Nov 19-21, (Fri-Sun) Say “No” to oppression, exploitation, and U.S.-sponsored militarism. Get on the bus to protest at the School of the Americas, Gates of Ft. Benning, GA. Bus leaves Ann Arbor on Fri., Nov. 19th around 5pm and returns early morning on Monday, Nov. 21. The School of the Americas (renamed the Western Hemisphere Institute for Security Cooperation in 2001), based in Ft. Benning, Georgia, has trained some of the worst human rights abusers in Latin America. Join ICPJ as we take a delegation to the annual vigil to unite our voices with thousands community members, union members, students, teachers, activists, clergy, families, and others to close the SOA/WHINSEC. Bus leaves Ann Arbor on Fri., Nov. 19th around 5pm and returns early morning on Monday, Nov. 21st. Read more and register today! Questions: Contact Jessica@icpj.net or call 734-663-1870. Web: http://www.icpj.net/.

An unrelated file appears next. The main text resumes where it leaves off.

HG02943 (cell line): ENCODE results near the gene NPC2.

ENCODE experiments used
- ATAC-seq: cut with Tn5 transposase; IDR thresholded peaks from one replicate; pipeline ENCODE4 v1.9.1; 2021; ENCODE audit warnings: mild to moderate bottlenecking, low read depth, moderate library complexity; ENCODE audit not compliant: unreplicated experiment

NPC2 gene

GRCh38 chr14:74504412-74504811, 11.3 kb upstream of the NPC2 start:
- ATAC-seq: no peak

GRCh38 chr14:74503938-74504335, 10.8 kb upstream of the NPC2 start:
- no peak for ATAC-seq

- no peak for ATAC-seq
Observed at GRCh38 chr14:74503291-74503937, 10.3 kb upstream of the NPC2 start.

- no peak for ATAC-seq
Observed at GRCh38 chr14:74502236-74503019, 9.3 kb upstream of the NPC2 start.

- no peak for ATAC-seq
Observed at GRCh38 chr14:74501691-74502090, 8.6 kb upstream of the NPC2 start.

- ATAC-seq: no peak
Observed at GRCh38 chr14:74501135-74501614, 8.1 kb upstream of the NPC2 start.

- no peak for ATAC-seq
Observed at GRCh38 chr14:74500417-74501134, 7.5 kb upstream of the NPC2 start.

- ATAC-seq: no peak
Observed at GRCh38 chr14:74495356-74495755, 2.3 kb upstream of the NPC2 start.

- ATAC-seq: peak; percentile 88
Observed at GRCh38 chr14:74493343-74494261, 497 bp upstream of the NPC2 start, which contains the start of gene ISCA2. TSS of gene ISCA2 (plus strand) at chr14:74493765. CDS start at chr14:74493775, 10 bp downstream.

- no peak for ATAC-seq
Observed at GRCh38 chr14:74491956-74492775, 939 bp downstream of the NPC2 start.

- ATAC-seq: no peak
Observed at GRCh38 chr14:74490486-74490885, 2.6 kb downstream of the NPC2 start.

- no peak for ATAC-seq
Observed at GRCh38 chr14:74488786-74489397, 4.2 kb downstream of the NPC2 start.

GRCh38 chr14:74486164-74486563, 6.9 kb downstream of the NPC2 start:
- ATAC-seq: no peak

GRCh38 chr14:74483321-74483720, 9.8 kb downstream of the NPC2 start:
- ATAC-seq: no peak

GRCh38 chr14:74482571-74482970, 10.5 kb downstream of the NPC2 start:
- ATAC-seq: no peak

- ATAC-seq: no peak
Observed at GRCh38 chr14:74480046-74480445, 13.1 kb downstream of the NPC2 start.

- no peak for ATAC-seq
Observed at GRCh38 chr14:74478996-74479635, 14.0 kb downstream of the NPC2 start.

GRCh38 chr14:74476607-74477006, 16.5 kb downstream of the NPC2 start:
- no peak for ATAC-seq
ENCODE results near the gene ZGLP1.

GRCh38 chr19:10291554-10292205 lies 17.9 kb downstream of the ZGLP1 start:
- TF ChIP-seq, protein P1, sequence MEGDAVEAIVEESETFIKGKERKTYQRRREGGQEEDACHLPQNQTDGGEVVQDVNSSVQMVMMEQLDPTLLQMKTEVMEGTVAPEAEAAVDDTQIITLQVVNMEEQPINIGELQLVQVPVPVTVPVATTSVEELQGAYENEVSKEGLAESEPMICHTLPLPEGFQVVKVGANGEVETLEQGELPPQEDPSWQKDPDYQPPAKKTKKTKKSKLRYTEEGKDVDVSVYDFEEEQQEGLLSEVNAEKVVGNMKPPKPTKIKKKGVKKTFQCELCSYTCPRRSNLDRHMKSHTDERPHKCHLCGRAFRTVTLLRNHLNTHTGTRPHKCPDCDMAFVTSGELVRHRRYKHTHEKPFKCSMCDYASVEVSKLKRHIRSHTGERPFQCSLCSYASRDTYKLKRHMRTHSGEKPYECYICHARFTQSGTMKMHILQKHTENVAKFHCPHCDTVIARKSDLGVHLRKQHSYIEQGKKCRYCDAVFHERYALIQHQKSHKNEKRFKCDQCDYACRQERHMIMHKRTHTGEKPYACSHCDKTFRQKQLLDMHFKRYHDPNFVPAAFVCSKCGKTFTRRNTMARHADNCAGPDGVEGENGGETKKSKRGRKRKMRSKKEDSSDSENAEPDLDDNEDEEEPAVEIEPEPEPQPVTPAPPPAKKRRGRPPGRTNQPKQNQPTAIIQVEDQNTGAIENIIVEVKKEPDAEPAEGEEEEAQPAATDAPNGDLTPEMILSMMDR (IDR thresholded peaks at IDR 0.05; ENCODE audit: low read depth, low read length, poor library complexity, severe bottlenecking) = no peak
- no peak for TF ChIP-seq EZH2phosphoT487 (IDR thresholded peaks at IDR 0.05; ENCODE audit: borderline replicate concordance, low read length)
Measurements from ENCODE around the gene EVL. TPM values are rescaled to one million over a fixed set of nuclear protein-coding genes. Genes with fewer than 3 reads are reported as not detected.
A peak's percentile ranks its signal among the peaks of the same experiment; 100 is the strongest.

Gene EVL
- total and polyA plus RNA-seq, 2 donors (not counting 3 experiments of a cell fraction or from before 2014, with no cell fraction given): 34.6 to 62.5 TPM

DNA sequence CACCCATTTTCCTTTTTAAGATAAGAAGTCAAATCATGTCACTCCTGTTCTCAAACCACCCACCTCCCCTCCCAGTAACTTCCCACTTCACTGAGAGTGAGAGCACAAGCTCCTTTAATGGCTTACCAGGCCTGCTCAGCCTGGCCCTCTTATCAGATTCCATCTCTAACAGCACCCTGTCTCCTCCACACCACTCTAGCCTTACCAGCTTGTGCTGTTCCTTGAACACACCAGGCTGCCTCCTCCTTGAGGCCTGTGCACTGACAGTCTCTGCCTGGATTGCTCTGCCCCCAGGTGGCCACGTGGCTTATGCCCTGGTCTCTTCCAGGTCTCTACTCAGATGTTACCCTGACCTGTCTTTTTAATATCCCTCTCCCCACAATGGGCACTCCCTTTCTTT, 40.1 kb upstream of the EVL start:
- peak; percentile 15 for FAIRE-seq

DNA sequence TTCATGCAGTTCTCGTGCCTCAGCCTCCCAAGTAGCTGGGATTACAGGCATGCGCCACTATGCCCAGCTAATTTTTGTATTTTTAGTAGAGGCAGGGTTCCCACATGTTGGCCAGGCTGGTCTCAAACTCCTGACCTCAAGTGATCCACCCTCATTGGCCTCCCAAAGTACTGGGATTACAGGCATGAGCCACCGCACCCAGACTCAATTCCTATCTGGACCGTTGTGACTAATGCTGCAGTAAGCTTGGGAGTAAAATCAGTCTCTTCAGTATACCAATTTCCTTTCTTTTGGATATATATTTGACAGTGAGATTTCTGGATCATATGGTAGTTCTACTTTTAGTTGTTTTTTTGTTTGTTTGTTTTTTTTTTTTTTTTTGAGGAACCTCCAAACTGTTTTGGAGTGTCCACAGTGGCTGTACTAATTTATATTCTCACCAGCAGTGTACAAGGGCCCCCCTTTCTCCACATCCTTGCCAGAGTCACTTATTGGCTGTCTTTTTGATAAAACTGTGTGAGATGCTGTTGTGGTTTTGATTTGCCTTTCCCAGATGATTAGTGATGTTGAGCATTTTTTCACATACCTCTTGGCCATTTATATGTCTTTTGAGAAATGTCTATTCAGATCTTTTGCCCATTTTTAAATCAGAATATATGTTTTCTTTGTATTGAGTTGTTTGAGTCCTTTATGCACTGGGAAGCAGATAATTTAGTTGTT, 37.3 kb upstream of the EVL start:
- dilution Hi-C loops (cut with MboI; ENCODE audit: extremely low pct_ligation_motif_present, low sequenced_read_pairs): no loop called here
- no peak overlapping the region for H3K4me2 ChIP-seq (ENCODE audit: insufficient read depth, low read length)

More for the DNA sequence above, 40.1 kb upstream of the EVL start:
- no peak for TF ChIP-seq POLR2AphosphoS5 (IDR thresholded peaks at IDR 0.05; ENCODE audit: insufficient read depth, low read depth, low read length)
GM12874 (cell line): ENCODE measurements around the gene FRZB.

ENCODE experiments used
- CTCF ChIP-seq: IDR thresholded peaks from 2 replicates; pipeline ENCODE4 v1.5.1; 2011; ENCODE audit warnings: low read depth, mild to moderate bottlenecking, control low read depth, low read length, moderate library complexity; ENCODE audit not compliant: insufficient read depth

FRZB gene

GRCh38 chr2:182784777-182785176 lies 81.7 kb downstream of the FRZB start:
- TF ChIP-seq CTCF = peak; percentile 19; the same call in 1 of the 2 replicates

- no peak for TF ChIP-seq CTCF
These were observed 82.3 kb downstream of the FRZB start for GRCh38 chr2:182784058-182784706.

Nov 20, Sat 8:00 a.m. – 3:30 p.m. Boys of Color: Perilous Times.   Marygrove College, 8425 West McNichols, Detroit. Detroit’s African-American and Latino young men are in a crisis of epic proportions. Come join the first of a series of community conversations and be a part of finding the solution. The Skillman Foundation – along with a number of other agencies and universities – is organizing a series of discussions on the future of Boys of Color in our community.

Nov 20, Sat, 2010.  Youth Diversity Leadership Summit, VistaTech Center, Schoolcraft College, Livonia. This year’s summit will feature workshops and dialogues led by our youth interns.  Topics at the summit will include immigration, disability rights movement, structural segregation in our region, and sexual orientation.  Registration is $15 for students and $30 for adults. CLICK HERE TO REGISTER ONLINE